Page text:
by Linda Housman
December 14, 2012 – A humpback whale that was stranded on a sandbank near the island of Texel, the Netherlands, on Wednesday, has been murdered by two doctors from the dolphinarium of the Dutch city of Harderwijk. The reason: the whale’s skeleton was already sold to a nature museum.
On Friday night a team of whale rescuers supported by citizen volunteers arrived at the Razende Bol (“Raging Ball”), a sandbank that covers an area of around five km², but they were stopped from rescuing the animal by authorities. At 7:30PM a lethal injection was given to the 12-metre long and 25 tonne heavy mammal, named Johannes by the Dutch. Newspaper Telegraaf subsequently confirmed the death of the whale that earlier managed to free itself from the sandbank but returned after an hour.
Activist Lenie ‘t Hart posted a Twitter message from the site of the murder on Friday night saying:
“Humpback whale hits its murderers with its tail, but they continue. Lots of blood. We have footage.”
An earlier and so-called last-ditch rescue attempt by the Royal Dutch Rescue Society and seals and birds center Ecomare on Thursday failed, when the net that was supposed to move the whale to deeper waters broke and the helicopter that assisted the action ran out of fuel with apparently no additional fuel or a replacement helicopter available. By then, a spokesperson of Ecomare said a lethal injection to kill the animal was not an option because of the 16 cm layer of fat under its skin, so it was “forced to die a natural death on the sandbank”.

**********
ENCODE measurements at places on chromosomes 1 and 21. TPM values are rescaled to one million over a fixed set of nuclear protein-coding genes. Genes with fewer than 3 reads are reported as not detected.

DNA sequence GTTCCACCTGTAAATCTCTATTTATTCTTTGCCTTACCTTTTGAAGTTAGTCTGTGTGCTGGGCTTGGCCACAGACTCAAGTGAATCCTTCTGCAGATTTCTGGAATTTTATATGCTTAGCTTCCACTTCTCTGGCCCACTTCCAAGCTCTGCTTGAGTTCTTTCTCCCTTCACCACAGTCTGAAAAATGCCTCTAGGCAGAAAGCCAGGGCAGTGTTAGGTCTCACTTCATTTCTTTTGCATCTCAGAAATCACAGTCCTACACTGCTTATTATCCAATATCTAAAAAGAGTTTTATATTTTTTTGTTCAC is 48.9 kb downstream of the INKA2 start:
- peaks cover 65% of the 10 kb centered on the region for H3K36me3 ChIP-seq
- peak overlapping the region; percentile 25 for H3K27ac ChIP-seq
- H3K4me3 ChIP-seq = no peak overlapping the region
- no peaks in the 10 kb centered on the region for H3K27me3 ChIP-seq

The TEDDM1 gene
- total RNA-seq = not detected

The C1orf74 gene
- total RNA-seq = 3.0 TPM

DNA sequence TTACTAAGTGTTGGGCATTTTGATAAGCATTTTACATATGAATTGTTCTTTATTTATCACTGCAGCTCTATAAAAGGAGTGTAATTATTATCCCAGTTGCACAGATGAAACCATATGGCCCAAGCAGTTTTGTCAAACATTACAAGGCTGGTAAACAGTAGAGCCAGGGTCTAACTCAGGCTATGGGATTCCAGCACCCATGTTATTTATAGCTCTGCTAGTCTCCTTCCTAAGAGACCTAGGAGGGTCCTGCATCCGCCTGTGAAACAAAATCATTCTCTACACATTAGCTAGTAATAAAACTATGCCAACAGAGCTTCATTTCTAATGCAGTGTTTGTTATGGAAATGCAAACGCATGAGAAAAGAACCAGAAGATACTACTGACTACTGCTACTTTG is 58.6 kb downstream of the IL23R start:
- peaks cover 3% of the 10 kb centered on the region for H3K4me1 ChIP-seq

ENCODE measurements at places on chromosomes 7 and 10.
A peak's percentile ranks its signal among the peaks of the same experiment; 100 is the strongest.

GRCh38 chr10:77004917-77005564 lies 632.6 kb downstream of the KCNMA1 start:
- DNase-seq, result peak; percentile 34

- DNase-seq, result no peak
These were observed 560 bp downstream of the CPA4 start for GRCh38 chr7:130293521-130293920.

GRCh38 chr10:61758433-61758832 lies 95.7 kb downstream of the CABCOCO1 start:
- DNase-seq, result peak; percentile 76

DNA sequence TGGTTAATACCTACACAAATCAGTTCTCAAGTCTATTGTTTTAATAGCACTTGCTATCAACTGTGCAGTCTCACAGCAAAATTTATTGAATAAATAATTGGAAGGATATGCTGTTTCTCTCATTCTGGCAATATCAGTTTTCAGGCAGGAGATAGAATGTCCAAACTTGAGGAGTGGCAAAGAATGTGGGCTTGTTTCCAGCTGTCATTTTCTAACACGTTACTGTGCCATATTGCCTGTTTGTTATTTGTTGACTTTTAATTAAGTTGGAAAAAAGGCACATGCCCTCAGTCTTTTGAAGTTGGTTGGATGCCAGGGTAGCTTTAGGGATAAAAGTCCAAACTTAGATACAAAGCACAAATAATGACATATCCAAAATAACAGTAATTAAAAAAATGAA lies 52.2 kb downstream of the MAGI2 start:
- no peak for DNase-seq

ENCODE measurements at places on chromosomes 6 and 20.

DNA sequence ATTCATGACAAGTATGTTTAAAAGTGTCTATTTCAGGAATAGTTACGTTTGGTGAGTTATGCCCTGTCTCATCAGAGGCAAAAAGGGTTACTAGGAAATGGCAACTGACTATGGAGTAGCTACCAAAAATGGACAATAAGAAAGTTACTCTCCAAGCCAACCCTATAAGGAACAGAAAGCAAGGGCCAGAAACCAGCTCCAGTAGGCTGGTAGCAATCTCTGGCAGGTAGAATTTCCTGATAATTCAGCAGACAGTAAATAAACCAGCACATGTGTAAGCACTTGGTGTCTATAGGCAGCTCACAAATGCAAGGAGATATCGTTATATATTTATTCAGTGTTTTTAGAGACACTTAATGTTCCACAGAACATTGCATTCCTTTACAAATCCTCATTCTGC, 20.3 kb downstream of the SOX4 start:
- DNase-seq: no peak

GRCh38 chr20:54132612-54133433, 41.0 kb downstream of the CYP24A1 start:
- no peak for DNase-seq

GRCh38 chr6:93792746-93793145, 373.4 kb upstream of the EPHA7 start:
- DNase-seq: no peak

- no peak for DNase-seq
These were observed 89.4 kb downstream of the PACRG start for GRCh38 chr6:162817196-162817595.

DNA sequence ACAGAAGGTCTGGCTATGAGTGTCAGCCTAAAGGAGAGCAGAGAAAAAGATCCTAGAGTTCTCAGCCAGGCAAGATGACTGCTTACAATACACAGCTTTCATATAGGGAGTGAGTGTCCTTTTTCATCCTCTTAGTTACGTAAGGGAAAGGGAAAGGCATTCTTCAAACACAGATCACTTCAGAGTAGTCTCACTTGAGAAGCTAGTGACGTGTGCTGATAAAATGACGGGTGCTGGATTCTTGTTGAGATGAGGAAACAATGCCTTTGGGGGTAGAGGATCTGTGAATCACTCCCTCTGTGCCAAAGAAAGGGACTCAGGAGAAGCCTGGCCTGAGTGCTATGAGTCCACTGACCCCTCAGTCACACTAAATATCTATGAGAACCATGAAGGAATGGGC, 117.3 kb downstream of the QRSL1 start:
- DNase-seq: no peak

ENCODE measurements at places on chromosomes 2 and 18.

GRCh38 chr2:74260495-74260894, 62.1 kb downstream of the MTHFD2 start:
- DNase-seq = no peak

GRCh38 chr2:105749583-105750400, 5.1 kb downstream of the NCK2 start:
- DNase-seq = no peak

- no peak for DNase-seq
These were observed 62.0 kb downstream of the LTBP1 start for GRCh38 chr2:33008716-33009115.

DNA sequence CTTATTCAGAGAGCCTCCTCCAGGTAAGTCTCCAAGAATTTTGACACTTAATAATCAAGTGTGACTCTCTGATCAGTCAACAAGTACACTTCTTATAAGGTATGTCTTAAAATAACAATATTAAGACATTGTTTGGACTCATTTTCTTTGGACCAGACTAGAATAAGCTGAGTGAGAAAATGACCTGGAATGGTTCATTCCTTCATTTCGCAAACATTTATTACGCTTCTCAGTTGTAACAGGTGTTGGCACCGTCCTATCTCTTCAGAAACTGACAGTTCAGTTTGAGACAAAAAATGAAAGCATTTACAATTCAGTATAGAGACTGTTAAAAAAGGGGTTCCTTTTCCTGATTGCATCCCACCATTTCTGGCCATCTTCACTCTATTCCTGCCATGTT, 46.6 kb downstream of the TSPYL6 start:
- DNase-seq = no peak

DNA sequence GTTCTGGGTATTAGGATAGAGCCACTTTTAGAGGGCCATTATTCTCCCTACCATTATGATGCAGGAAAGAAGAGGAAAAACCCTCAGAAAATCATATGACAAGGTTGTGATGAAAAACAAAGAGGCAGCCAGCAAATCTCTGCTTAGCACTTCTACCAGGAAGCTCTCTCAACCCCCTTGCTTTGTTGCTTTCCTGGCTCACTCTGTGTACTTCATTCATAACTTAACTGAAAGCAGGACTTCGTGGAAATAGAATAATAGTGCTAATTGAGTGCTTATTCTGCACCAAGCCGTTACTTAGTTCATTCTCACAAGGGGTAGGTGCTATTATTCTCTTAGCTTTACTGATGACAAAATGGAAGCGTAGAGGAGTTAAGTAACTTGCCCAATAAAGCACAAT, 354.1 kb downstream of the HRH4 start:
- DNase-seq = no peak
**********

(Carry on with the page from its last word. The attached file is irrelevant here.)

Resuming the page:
But things changed on Friday afternoon when a report by Dutch NOS News mentioned that the skeleton of the according to experts still very lively whale will be transported to nature museum Naturalis in the city of Leiden. It prompted a sailor of shipping company Noordgat from the island of Texel to organize an independent rescue attempt which was lauded by many citizens who offered their help. The team arrived at the sandbank around 8PM, an hour before high water which would have been a perfect circumstance to rescue the whale – only to find out the animal was already given the injection.
Noordgat’s aim was to blow a trench through which the whale could be refloated. Sailor and organizer Joep on Twitter:
“Unfortunately, unfortunately we are at location but Johannes had a lethal injection. Shipping company Noordgat did its utmost to prevent this. #sucks”
“One hour before high water so before we could even try. #BastardBehaviour”.